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Italian Buckwheat Torta

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A unique Alpine recipe from those mountains where Italians speak German. For hardcore buckwheat lovers only!

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Italy stretches over 2000 kilometers, from the heel of the Italian boot where you can almost see the Tunisian coasts, to the confines of Austria, where Italians speak German. What goes on in their kitchens is a world apart. We all are familiar with pasta and pizza and risotto and sometimes even polenta. But the specialties of Trentino Alto Adige, Italy's northernmost province, shares more with its Tyrolian cousins than with the rest of Italy. Until 1919 this province belonged to Austria Hungary and it is still called Südtyrol.

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Trentino Alto Adige is a land of mountain farmers who edge a living on a hard soil. People from the Italian plains saw their life change with the arrival of corn, which they named granoturco the 'Turkish grain' but corn does not grow up there on the Alps. When buckwheat arrived, the Italians called grano saraceno, the Saracens' grain, and it changed the lives of people in the Alps like it changed those of Russians or the Brittons. Nowhere in Europe have I seen such profligate use of buckwheat in all areas of cooking than in Trentino Alto Adige. Man, there is nothing they won't do with buckwheat flour. From a grayish polenta you could choke a whale with, the fearsome polenta nera that nearly cost me my life when I tried to swallow it, to delicious buckwheat pasta, fried raviolis and many sweets. Today I will show you a simple and much loved buckwheat torta.

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Torta al grano saraceno
Italian buckwheat cake
200 grams / 7 oz buckwheat flour
6 eggs
250 grams / 0.5lb sugar
250 grams / 0.5lb almond powder
250 grams / 0.5lb butter
Vanilla extract, or 1 vanilla pod grated, or a bag vanilla sugar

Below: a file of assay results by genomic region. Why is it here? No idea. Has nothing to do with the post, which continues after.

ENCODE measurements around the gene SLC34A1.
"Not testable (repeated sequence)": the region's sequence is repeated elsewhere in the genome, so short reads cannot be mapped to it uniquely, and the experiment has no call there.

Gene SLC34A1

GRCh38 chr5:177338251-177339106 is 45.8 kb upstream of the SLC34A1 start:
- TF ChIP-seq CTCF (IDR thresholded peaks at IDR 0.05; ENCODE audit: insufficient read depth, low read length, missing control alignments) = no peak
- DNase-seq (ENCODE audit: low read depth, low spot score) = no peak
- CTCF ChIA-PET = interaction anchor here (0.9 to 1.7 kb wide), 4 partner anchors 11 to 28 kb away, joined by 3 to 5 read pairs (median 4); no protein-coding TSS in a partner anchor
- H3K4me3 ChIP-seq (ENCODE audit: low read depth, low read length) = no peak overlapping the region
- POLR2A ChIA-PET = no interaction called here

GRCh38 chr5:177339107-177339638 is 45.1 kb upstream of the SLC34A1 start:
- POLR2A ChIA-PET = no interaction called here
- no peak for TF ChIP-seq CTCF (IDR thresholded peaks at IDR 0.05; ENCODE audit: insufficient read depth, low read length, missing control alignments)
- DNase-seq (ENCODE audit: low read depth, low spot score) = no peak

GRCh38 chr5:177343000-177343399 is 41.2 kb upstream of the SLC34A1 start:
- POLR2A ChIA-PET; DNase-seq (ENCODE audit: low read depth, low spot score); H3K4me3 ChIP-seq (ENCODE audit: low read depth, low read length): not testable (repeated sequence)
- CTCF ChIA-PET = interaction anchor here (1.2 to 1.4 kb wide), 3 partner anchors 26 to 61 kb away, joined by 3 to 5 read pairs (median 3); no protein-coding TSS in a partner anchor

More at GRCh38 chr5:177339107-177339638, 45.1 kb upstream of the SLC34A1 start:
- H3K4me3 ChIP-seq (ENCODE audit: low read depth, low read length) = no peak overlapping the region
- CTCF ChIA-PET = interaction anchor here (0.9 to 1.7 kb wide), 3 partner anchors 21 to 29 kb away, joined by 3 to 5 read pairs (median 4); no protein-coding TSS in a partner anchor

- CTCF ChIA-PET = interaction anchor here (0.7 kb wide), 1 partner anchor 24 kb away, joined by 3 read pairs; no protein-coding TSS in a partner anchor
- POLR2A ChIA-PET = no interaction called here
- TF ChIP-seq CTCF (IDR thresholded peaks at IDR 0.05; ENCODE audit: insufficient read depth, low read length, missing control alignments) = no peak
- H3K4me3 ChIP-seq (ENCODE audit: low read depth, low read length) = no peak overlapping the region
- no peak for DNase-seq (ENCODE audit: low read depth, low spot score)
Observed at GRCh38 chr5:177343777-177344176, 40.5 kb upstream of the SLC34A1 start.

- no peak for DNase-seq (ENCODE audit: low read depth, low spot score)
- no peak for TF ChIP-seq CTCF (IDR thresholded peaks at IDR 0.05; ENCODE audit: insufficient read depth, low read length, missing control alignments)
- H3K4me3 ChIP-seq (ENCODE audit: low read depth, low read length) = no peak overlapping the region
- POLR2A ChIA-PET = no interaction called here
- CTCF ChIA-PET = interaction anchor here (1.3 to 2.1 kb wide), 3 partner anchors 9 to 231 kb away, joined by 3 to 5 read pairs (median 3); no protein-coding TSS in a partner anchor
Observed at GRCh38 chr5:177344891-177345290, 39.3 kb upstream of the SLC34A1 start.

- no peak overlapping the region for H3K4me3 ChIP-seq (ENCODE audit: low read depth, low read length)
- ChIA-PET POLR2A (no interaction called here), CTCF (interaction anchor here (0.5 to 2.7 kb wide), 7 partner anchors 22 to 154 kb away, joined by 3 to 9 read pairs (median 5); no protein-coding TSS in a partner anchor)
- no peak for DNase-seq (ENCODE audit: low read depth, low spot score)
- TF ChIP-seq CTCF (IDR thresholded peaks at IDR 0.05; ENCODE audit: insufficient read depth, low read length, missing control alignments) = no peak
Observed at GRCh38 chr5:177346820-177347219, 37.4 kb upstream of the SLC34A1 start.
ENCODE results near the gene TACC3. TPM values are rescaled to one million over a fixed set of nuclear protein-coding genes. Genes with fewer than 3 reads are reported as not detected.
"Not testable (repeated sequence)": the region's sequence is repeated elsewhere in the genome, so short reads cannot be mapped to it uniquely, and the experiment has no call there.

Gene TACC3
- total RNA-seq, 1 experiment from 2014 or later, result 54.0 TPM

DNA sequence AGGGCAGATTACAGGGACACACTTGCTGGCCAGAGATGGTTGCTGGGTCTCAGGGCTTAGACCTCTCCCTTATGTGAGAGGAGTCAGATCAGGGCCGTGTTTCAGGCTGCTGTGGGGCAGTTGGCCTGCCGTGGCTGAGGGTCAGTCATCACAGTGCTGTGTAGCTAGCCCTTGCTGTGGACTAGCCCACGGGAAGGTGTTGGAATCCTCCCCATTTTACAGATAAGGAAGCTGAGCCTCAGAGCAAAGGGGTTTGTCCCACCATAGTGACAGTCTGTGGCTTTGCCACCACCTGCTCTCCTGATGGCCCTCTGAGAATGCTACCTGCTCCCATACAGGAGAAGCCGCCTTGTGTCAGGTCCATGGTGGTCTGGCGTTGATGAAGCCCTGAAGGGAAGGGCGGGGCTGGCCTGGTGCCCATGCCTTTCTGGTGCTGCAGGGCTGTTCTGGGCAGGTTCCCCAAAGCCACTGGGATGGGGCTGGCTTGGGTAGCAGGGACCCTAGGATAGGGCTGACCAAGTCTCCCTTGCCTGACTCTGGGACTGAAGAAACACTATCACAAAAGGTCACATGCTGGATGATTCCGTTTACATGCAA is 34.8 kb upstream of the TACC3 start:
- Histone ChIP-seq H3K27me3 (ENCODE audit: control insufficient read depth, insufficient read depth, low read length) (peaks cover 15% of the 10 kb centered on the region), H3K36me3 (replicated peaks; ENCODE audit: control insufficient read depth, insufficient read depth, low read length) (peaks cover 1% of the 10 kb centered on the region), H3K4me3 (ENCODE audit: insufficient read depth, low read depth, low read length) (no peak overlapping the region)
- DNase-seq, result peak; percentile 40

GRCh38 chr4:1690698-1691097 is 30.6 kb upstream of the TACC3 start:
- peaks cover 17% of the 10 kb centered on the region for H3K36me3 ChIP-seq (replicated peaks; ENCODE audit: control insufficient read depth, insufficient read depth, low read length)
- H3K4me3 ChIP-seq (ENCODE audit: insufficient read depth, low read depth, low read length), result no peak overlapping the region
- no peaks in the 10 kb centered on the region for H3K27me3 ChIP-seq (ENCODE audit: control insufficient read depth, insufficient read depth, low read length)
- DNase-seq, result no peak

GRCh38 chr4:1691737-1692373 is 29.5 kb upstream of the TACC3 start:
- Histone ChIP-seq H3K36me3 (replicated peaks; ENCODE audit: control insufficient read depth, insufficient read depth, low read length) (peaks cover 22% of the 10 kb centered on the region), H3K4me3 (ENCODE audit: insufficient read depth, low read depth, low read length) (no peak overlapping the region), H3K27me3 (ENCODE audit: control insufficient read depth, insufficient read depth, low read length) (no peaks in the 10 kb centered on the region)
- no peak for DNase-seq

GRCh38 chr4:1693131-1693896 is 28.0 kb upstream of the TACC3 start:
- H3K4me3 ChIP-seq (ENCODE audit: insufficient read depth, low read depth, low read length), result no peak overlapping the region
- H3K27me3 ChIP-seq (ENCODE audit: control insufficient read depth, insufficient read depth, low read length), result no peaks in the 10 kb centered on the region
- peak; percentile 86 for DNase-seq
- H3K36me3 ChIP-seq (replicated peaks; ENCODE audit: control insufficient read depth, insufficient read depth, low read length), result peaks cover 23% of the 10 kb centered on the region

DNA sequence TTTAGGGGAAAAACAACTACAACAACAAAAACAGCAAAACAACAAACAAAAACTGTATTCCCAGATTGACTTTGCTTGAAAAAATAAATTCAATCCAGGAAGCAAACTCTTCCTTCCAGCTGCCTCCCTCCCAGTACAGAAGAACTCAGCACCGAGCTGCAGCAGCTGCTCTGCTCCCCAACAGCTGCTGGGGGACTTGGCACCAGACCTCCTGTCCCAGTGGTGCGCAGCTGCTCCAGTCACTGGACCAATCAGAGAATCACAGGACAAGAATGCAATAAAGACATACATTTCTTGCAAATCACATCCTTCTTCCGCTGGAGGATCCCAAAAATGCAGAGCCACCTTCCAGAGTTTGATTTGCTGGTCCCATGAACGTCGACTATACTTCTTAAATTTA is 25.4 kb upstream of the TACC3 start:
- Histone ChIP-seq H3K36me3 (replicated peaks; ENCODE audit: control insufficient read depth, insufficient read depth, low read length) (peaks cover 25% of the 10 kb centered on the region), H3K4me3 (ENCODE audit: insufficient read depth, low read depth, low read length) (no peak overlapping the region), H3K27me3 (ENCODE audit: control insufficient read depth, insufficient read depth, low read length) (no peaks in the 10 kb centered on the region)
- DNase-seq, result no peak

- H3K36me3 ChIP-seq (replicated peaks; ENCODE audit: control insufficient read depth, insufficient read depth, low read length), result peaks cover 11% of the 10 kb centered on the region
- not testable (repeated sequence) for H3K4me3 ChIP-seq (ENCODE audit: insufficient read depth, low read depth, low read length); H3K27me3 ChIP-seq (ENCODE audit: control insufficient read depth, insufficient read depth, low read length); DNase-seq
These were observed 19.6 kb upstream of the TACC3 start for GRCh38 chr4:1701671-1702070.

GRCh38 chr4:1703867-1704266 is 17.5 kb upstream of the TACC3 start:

500 grams / 1 lb blueberry jam
Confectioner's sugar to sprinkle over the cake
Salt

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The cake is built on the usual holy trinity of butter, flour, sugar and powdered almonds in equal quantities. Start by working the butter into a cream with a paddle, then combine the sugars until you have a smooth mixture.

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6 eggs, no more, no less. This is a rich cake fit for a buckwheat farmer's high tea.

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Separate the yolks from the egg whites and add the yolks to the mix.

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Whisk them in.

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Let her majesty the buckwheat flour, star of the day, join the show.

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Then our supporting actor, the almond powder.

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Mix everything...

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...until you have a smooth cake batter/dough.

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You will have to deserve those calories. Beat the egg whites stiff...

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... then fold them in delicately.

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